The Blue Jays came into Fenway Park 10 days ago with the best record in the American League and a 3 ½ game lead over the Red Sox in the American League East. They were 27-14, the best start over 41 games in franchise history. Then their series with the Red Sox began, and everything has changed save one thing: the ‘27’in the win column of the standings.
Toronto returns home to Rogers Centre for another series against the Red Sox today having lost all nine games on their road trip. The Jays have plummeted to third place, two games behind the Red Sox and a game and a half behind the Yankees. They hit .185 during the spell, and they bottomed out in their last game, on Wednesday.
Roy Halladay – who, as in their previous series, the Red Sox will be lucky enough to miss – left with an 8-3 after seven innings. The Baltimore Orioles scored five runs in the eighth. The game went to extra innings. The Jays scored two runs in the 11th. The Orioles scored four in the bottom half. Losses rarely come more painful than that.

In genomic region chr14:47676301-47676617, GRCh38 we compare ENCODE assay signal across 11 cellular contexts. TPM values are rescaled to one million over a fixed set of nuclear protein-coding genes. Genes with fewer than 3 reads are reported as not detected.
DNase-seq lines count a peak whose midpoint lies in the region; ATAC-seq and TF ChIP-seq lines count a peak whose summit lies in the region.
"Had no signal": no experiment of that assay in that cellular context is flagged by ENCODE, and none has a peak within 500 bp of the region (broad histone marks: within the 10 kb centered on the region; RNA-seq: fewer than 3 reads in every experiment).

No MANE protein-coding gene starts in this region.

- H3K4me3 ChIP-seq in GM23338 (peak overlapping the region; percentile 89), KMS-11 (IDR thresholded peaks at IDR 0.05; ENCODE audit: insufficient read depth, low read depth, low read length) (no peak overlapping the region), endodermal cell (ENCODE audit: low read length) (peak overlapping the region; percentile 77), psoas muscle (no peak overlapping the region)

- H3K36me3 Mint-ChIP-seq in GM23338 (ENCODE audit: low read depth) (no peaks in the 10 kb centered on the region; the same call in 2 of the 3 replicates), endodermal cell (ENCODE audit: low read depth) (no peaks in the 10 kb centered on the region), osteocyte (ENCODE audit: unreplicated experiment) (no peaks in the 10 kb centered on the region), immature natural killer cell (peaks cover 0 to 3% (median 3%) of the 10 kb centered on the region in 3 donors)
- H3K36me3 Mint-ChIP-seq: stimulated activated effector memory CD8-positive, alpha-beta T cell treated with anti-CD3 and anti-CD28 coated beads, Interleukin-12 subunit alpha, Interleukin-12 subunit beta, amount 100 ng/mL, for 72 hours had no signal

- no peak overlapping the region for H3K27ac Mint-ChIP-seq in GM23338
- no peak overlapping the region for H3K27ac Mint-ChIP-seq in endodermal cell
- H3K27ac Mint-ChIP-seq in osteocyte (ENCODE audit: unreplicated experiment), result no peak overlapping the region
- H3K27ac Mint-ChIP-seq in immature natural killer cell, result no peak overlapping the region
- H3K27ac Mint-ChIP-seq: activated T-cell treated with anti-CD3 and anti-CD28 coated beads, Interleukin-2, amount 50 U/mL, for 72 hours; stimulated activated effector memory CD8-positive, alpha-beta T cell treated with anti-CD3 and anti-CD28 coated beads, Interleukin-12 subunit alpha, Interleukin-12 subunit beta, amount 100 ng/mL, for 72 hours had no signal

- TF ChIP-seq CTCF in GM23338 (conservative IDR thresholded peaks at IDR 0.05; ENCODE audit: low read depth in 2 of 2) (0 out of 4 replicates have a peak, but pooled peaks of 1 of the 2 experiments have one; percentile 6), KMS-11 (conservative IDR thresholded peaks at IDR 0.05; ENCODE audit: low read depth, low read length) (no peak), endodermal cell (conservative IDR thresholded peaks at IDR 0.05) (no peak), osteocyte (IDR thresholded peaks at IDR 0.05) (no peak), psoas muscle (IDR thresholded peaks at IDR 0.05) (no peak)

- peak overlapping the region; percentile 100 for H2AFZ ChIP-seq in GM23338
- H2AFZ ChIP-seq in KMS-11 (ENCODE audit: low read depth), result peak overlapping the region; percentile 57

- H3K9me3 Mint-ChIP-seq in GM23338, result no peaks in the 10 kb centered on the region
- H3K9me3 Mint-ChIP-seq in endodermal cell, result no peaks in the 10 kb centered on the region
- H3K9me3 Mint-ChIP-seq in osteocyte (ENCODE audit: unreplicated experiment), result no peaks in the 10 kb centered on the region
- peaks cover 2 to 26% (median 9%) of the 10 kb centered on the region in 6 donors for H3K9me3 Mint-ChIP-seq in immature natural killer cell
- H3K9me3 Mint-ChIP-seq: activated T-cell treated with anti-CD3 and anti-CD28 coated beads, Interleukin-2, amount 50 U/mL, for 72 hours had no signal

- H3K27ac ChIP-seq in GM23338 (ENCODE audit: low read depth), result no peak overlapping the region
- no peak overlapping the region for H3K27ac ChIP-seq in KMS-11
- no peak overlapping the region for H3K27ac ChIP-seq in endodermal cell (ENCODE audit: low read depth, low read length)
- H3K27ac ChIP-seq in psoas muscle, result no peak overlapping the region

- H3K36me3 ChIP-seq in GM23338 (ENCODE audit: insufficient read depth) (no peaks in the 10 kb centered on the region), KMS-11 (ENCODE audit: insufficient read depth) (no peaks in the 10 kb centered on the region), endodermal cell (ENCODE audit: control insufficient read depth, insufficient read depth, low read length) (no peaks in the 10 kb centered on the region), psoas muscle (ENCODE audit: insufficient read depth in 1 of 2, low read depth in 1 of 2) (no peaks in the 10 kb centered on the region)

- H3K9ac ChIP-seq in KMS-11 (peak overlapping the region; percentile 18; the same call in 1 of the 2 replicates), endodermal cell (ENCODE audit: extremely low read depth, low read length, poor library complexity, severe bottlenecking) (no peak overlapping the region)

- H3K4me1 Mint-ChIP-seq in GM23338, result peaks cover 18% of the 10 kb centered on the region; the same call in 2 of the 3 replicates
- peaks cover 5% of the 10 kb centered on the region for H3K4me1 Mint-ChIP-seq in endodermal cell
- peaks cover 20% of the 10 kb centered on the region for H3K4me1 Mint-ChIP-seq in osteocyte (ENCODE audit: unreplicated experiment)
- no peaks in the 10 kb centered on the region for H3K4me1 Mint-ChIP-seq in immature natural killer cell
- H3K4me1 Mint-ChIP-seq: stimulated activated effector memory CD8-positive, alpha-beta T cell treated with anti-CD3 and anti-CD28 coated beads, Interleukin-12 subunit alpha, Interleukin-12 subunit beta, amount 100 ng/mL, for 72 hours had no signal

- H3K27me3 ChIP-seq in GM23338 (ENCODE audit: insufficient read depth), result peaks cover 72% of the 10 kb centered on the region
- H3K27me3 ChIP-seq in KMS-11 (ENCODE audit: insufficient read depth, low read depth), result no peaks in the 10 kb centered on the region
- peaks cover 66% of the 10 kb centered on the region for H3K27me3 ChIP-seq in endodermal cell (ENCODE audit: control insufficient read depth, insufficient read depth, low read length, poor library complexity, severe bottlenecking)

Is it time to dismiss the Jays as contenders? Maybe not quite yet. The Jays still have a plus-30 run differential, which is identical to the Red Sox. Then again, they’re now 8-13 against clubs with winning records, which doesn’t scream “staying power.”
If the Red Sox sweep the Jays this weekend, they may not be able to get off the mat. It also doesn’t seem all that unrealistic for the Blue Jays to take a game or two this weekend, catch their breath, and play .500 ball when Roy Halladay doesn’t pitch the rest of the way. That would put them in position to at least contend. One of the versions of Toronto we’ve seen this year is a fluke. We’ll find out which one soon enough.